Haldar began studying how the gene, KLF15, plays an important protective role in heart muscle. He wondered if the factor has similar affects on skeletal muscle. His initial studies of the gene were more broadly related to heart disease, not DMD. At the time, there was very little known about how this gene worked in the heart.
“As heart muscle and skeletal muscle have similar properties, especially with regard to metabolism, we suspected that KLF15 might be important in skeletal muscle function as well,” he said.
Working with Professor of Medicine Mukesh Jain and other university researchers, Haldar demonstrated that KLF15 boosts muscle metabolism during exercise. In tests of endurance exercise capacity, mice that received an extra dose of the factor could run longer, while mice that lacked the factor suffered exaggerated muscle fatigue and had poor endurance.
“Because KLF15 levels increase during exercise, I wanted to know exactly how our bodies activate this important metabolic gene,” he said. “Our group here and others have discovered that it is actually a major class of our bodies’ own steroid hormones, called glucocorticoids, that boost levels of the gene.”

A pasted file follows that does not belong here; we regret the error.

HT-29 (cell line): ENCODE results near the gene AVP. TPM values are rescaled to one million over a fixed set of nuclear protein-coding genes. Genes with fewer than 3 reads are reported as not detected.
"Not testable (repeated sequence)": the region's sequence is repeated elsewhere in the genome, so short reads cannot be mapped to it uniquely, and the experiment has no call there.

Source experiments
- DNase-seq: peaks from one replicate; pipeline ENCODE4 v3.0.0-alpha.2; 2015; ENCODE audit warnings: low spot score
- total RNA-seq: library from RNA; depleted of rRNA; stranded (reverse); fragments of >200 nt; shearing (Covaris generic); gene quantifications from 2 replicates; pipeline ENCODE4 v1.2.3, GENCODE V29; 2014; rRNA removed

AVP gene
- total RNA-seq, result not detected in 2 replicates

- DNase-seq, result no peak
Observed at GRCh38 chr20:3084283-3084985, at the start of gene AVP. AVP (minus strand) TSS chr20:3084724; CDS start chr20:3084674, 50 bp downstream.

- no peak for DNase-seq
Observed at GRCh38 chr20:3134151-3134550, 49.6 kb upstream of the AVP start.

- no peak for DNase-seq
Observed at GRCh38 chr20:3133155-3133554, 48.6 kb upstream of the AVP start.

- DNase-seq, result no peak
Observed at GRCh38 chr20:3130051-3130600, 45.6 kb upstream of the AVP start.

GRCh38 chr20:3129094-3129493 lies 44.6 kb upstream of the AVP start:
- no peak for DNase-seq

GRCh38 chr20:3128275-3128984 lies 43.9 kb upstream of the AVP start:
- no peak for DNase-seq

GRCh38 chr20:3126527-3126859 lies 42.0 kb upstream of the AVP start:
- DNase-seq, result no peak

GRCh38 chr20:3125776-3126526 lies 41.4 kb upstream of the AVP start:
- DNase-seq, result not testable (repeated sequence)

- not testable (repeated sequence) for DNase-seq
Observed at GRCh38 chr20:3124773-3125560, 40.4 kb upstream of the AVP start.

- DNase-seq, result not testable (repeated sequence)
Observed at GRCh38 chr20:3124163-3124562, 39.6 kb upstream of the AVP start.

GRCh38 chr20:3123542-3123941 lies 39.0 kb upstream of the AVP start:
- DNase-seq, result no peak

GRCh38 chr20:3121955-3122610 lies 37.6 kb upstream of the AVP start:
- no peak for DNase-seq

Through a literature search, Haldar learned that steroids were effective in treating primary muscle diseases. He also found that steroids have been in clinical use for DMD for more than 20 years, although the exact mechanism by which they work remains elusive.
Since KLF15 was found to be boost muscle performance, Haldar suspected that activation of this critical metabolic gene might actually reflect how steroids work in DMD. One major problem with steroid therapy, however, is its severe side effects, such as osteoporosis, cataracts, weight-gain and fluid retention.
“Understanding how steroids such as prednisone work in DMD will eventually help us develop improved drugs that can capture the beneficial effects of these compounds while sparing many of their severe side-effects,” stated Haldar.
Looking further into the relationship, Haldar discovered that in both patients with DMD and in mouse models of muscular dystrophy, KLF15 levels are excessively low.